Marvellous Maples to Eco Print

You may have seen someone picking up leaves and wondered ‘what the heck’?! Here in Canada we are in ‘full colour’ and as an ‘Eco Printer’ I am gathering up these gems just like the squirrels with their nuts. Oh, ya it may look like I’m nuts… but these are such Marvellous Maples to Eco Print. Let me convince you.

Amazing Colour:

I am fortunate to have a forest view and am mesmerized by the amazing colour each year. I am not if it’s because I have discovered Eco Printing or because it’s an amazing year but I am ‘Uber’ excited this year! The rain has possibly made sure that the leaves have held well and not dried so quickly. Being an artist and painter I admire how mother nature can mix up such vibrant pigments!

During the year the maples are nice as well but almost all just green, whereas in Autumn each tree gives a bit of it’s own show; colour variations that let us differentiate the species even more.

Maples are everywhere here so I have not given them their true credit. There are many many varieties and due to their high tannin content they are fabulous for eco printing. Usually I have grumbled for the mountains of leaves that I need to rake but this year I am more likely stooped over and finding the most perfectly coloured ones.

Stock Piling:

There are many ways to make sure that you have enough to get you through the winter. I like to save them flat but they need to dry first. I will layer them between newspaper (3-6 sheets) and check on them to make sure they don’t get mouldy. The piles can be stacked but preferably not too tightly as they will not get the air they need to dry. Keeping things organized by kind & specie is a good idea. Reusing the clear containers from salads is a perfect storage system.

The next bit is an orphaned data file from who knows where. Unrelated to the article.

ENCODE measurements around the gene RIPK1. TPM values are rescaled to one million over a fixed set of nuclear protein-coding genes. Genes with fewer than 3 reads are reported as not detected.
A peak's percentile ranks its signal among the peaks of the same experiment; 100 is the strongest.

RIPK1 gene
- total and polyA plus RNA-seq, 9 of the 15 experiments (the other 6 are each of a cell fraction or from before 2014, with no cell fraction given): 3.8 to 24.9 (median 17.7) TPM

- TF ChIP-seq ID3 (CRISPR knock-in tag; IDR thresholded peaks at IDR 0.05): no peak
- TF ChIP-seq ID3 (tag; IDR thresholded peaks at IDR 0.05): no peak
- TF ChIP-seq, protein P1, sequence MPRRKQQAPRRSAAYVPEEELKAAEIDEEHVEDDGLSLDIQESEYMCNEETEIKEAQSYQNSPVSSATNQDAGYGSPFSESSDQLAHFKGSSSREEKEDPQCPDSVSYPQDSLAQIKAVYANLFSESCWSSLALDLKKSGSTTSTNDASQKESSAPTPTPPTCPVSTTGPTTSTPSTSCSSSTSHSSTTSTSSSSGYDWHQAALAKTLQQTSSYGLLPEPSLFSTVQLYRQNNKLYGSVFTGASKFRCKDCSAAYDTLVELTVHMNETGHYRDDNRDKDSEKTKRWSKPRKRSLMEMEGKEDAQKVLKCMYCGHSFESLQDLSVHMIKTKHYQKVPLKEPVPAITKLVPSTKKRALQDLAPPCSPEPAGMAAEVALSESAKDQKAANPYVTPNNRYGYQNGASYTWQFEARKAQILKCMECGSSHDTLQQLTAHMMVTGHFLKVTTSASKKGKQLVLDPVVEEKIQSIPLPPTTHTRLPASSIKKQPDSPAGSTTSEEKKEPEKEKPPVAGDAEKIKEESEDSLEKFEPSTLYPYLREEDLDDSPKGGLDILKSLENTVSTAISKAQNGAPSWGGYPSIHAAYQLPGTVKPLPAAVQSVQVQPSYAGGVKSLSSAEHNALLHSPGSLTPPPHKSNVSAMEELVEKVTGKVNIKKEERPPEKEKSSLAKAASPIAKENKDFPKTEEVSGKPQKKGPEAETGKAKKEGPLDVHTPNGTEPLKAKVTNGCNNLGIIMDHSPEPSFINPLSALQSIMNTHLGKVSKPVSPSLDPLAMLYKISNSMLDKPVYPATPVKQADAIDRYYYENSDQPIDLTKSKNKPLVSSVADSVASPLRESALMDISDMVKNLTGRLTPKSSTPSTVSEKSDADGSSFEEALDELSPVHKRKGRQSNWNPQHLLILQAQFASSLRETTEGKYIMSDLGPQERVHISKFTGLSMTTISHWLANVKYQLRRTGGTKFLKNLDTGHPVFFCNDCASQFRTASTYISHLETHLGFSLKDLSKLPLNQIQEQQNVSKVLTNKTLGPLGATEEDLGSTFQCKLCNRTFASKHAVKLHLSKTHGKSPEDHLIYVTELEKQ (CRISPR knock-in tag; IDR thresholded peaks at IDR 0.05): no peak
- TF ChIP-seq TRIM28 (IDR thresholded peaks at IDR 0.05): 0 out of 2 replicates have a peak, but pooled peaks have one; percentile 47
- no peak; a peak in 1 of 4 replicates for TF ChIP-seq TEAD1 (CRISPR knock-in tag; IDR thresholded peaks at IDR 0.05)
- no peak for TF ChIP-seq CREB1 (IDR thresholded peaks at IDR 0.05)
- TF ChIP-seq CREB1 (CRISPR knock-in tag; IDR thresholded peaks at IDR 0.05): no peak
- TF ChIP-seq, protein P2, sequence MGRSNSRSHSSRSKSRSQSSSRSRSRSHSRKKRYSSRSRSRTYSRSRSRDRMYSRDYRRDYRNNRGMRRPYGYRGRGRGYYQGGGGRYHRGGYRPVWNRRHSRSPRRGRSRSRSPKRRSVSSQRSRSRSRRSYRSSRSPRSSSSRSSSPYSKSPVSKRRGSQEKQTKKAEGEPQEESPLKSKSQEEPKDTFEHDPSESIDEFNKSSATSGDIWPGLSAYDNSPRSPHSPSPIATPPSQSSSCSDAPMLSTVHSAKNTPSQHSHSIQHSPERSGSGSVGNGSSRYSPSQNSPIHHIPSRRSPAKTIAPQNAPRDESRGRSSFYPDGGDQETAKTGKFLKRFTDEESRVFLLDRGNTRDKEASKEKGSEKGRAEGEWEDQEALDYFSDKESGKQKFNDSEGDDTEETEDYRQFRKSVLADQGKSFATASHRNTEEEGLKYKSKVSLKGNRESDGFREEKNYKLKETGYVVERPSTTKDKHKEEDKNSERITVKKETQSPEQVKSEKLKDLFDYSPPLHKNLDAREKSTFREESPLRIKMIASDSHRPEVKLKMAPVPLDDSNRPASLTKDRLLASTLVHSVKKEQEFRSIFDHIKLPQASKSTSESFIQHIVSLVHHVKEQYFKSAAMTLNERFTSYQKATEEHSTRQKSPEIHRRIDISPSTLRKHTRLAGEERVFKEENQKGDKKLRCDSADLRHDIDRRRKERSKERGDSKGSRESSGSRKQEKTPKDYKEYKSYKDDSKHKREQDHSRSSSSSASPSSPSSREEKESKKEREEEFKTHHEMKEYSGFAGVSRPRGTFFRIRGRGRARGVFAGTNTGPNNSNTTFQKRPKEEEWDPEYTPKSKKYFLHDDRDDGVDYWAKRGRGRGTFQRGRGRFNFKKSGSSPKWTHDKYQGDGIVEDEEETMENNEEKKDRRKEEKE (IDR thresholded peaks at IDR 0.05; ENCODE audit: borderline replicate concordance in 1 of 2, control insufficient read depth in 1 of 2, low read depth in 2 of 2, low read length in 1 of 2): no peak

You should realize however that the colour r see may not; probably will not be the colour that prints, hence the magic and surprise!

Due to the abundance of maples for me I am working to get some yardage for sewing projects. For these prints I have used cotton sheeting and some linen as well. Make sure to scour your fibres well by a good long soak in hot water & washing soda and a squirt of soap. It’s amazing what ‘yuck’ will wash out even the cleanest new fabric.

For the most simplicity of printing this method only involves preparing/mordanting the fabric and soaking the leaves in iron/rust water.

Mordanting the Cotton:

I have mordanted these with Aluminum Acetate. I make a homemade Sodium Acetate by mixing baking soda and vinegar, adding vinegar until it no longer fizzes. This is then mixed with a solution of Potassium Aluminum Sulphate (Alum) to create the Aluminum Acetate. My proportions of the mix are somewhat estimated, a tablespoon of alum to 600ml of water and the 600ml of the sodium acetate in a bucket of water. Let the fabric soak in this over night and then let dry. Rinse and then soak in a bucket of a solution of chalk (calcium carbonate). Rinse well, wring out well and then the fun begins!

I let the leaves soak in the iron water for about 20-30 minutes (stronger solution will give darker/duller colours) blot them and then place on the fabric with the vein side down. You may experiment to placing them the other way as well but I have found that they print much better from the bottom.